In just a few days she felt tingling in her legs, as feeling returned. And a persistent stabbing sensation in her left lung had disappeared, allowing her to take long, deep breaths again. There were also side-effects, including nausea, that she had been warned about. The doctor said her body was strong, and that she would likely get back to normal in a few months.
Six months later, the 40-year-old single mom says she is still recuperating, but the process is slow. She goes to physical therapy and knows there is more work to do — especially to regain strength in her left leg.
Meanwhile, her daughter is back to normal, although she still has some anxiety and brain fog, she said. Pumagualle’s mother moved in to help out.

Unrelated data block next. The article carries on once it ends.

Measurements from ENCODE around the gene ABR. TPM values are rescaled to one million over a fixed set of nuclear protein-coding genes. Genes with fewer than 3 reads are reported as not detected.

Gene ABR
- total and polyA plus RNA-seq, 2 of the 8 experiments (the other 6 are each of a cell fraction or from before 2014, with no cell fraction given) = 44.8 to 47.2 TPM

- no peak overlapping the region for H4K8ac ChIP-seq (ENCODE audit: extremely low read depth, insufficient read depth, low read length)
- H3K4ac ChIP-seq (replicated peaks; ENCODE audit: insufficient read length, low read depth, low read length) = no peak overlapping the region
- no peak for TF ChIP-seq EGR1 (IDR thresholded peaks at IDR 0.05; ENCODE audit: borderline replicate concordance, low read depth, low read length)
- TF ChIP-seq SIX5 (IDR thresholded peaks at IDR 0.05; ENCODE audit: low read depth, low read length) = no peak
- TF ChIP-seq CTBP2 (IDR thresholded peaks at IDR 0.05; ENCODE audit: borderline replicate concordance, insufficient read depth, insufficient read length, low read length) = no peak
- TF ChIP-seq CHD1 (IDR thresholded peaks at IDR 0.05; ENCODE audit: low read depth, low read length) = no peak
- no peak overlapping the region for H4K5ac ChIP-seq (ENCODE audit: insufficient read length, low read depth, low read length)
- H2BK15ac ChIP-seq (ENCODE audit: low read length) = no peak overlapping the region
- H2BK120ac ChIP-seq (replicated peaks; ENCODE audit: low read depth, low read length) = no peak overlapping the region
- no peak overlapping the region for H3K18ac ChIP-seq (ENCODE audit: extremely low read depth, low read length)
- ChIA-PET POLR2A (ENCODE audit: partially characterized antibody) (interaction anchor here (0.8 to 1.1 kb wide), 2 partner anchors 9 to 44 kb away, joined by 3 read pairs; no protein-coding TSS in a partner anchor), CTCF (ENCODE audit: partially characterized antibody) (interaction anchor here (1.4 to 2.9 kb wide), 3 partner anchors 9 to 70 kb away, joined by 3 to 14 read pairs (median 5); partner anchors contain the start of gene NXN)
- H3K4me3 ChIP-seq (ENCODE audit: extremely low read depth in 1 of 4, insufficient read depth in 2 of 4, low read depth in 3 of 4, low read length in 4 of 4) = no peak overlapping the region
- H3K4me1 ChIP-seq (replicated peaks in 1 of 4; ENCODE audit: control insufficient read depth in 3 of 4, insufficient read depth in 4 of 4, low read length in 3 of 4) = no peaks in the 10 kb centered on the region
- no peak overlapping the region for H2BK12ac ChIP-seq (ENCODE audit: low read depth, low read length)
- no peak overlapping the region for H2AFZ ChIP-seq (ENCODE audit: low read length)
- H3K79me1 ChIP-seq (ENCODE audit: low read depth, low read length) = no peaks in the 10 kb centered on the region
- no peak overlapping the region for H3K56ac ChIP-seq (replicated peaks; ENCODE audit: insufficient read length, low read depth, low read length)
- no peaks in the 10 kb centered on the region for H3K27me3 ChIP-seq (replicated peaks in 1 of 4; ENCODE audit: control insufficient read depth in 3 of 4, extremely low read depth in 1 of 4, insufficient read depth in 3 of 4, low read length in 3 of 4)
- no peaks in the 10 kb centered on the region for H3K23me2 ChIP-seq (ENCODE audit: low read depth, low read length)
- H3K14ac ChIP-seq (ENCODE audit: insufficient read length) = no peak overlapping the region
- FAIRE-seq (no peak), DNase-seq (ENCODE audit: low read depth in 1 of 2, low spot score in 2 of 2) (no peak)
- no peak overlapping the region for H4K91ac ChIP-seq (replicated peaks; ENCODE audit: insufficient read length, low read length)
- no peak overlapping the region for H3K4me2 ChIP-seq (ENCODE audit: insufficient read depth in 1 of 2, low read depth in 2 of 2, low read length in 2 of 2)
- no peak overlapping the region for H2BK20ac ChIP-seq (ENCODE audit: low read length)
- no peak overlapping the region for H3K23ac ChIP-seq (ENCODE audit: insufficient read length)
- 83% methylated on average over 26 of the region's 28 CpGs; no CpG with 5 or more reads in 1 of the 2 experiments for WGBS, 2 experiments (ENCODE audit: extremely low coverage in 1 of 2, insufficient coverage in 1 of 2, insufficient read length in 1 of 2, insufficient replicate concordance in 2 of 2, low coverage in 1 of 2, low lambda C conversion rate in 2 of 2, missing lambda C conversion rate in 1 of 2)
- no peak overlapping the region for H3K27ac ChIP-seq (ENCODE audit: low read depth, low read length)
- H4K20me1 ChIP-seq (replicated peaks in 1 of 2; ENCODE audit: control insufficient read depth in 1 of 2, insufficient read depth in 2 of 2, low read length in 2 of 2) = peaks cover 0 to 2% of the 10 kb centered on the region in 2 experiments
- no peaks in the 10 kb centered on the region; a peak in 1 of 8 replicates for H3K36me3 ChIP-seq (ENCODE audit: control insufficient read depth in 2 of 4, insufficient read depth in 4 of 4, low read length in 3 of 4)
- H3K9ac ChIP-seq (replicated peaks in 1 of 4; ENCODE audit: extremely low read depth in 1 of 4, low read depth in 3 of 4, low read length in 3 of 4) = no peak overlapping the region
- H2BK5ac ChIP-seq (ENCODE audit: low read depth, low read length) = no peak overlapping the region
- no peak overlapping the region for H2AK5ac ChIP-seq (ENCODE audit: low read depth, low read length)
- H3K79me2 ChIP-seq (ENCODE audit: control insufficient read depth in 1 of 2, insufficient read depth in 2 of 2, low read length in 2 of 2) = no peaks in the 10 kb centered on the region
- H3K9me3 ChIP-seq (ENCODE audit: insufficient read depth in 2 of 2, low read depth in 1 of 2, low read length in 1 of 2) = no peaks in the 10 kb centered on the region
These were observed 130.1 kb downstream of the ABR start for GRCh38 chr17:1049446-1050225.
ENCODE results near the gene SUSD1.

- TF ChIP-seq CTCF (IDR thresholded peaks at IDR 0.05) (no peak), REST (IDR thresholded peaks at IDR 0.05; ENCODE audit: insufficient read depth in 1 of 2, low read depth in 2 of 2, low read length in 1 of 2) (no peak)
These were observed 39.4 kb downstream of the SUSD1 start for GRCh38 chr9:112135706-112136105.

Pumagualle still can’t drive a car, and she is anxious to get back to work at Bristol Community College, where Fall River Community Media is located. She also serves on the Executive Board for Dream out Loud in New Bedford, and she misses that part of her life.
“There are good days, and there are bad days,” she said. “There are days that I get depressed.”
Doctors now tell her it could take up to a year to fully recover.
Daniel Sousa, a pulmonologist at Southcoast Health, says the hospital group has diagnosed at least two patients who developed Guillain-Barre Syndrome after COVID-19. One was treated elsewhere, and the other received IVIG therapy.
Guillain-Barre is an ascending paralysis that starts in the lower extremities and creeps up, Sousa said. The disorder can be devastating because if it creeps up high enough to hit the diaphragm, “you can end up on a ventilator.”